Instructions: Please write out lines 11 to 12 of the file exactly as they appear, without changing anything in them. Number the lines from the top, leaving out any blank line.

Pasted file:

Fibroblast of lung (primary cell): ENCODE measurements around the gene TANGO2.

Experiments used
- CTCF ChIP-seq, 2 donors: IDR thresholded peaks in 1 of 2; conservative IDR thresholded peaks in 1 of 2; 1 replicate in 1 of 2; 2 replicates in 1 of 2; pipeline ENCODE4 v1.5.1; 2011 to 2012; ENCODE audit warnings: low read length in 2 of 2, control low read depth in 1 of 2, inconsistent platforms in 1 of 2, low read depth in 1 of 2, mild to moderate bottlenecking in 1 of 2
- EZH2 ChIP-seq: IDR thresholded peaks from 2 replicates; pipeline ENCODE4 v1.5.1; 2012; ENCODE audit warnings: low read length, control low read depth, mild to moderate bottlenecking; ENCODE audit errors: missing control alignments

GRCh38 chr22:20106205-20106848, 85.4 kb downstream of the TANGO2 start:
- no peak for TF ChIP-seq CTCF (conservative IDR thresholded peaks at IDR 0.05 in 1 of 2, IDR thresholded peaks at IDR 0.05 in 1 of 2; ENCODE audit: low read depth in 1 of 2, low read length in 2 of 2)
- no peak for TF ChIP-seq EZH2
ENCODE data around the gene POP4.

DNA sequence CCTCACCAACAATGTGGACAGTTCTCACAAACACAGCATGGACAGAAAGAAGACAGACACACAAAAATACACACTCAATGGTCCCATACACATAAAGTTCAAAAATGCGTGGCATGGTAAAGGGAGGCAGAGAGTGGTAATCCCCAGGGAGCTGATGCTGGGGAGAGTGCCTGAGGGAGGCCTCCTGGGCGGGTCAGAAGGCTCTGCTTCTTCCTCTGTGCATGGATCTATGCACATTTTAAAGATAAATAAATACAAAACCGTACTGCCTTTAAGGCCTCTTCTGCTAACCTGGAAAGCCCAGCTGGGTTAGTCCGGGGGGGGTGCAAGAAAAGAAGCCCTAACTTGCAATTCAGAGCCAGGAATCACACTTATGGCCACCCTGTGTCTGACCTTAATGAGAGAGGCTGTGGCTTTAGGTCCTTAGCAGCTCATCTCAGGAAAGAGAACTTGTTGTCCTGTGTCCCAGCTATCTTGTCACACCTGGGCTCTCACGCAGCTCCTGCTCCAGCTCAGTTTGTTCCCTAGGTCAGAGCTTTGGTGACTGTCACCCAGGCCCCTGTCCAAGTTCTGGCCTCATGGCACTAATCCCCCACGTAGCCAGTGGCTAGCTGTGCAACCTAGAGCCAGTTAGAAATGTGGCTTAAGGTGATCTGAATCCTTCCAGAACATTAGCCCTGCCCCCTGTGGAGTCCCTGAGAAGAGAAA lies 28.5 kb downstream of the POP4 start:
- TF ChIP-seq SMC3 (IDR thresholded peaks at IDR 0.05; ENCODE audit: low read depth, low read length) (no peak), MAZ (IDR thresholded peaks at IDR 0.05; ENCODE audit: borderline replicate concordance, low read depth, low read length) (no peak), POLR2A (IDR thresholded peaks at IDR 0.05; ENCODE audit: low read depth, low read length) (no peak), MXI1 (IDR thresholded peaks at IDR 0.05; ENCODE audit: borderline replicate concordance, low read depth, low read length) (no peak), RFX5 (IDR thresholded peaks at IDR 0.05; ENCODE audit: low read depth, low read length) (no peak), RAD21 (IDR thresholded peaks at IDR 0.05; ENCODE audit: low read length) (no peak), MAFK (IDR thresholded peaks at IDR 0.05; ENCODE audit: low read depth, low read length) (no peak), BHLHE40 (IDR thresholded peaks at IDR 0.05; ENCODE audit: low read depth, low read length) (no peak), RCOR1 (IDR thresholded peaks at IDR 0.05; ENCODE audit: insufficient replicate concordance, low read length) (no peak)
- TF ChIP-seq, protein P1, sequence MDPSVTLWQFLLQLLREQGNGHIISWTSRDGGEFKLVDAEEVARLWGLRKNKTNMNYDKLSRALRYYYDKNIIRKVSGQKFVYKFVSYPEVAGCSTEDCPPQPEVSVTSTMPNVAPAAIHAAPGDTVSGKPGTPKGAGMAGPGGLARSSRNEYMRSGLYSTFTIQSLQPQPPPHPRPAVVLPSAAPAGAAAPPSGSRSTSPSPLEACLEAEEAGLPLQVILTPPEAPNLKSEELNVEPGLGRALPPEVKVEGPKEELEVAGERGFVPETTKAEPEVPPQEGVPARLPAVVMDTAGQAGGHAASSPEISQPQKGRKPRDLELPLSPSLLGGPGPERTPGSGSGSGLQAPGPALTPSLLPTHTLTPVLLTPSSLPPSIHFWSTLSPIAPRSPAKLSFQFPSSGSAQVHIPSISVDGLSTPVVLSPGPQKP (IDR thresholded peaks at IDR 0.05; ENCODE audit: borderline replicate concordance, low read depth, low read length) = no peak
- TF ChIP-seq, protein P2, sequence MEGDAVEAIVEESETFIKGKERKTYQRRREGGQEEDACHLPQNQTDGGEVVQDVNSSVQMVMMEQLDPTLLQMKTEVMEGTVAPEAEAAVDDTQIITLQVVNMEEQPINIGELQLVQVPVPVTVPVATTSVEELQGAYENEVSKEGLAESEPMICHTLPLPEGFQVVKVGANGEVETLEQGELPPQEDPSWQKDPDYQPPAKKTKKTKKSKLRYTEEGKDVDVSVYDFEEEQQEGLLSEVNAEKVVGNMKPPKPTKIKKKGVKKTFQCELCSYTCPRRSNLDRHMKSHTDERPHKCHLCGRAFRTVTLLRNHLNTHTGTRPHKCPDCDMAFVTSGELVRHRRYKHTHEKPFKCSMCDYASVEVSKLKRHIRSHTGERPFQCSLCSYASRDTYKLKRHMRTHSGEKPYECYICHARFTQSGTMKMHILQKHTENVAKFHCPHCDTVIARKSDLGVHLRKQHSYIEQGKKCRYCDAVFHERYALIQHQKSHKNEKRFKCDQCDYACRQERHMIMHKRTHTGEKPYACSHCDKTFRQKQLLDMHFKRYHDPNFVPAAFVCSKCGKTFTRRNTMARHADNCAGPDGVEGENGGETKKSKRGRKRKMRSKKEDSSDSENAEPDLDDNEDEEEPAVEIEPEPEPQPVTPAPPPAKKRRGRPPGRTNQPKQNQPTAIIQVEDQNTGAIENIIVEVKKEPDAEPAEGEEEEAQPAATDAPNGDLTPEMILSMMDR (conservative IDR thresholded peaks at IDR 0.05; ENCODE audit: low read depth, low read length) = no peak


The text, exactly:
- TF ChIP-seq, protein P1, sequence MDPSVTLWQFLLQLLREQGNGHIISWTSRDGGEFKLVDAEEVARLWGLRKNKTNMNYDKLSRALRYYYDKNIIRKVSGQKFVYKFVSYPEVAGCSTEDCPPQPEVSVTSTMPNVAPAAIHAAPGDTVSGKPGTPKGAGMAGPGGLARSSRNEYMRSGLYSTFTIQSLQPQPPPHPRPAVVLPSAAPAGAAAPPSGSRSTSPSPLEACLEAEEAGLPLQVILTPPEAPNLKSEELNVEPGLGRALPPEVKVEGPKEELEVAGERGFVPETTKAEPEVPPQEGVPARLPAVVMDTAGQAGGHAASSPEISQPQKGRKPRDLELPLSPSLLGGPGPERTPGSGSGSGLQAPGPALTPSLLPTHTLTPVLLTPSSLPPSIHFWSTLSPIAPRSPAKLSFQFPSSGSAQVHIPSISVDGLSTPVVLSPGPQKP (IDR thresholded peaks at IDR 0.05; ENCODE audit: borderline replicate concordance, low read depth, low read length) = no peak
- TF ChIP-seq, protein P2, sequence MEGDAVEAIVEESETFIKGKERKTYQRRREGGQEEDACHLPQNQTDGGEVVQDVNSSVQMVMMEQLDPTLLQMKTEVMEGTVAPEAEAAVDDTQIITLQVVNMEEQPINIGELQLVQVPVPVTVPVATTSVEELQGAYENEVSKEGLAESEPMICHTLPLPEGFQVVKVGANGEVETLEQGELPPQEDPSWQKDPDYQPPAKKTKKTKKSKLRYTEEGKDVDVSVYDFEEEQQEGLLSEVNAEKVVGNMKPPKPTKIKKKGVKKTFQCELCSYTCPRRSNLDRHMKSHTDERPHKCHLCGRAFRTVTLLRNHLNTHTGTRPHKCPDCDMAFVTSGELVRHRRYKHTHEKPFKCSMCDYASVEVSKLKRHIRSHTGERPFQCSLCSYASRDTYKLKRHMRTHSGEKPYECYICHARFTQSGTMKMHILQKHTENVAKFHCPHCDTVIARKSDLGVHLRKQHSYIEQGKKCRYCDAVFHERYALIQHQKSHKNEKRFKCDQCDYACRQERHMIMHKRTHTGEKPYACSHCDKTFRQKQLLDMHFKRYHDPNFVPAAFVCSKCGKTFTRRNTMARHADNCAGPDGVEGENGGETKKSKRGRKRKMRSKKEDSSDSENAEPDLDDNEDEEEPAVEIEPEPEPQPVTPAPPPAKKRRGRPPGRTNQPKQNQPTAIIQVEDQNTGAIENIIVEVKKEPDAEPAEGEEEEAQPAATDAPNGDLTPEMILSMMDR (conservative IDR thresholded peaks at IDR 0.05; ENCODE audit: low read depth, low read length) = no peak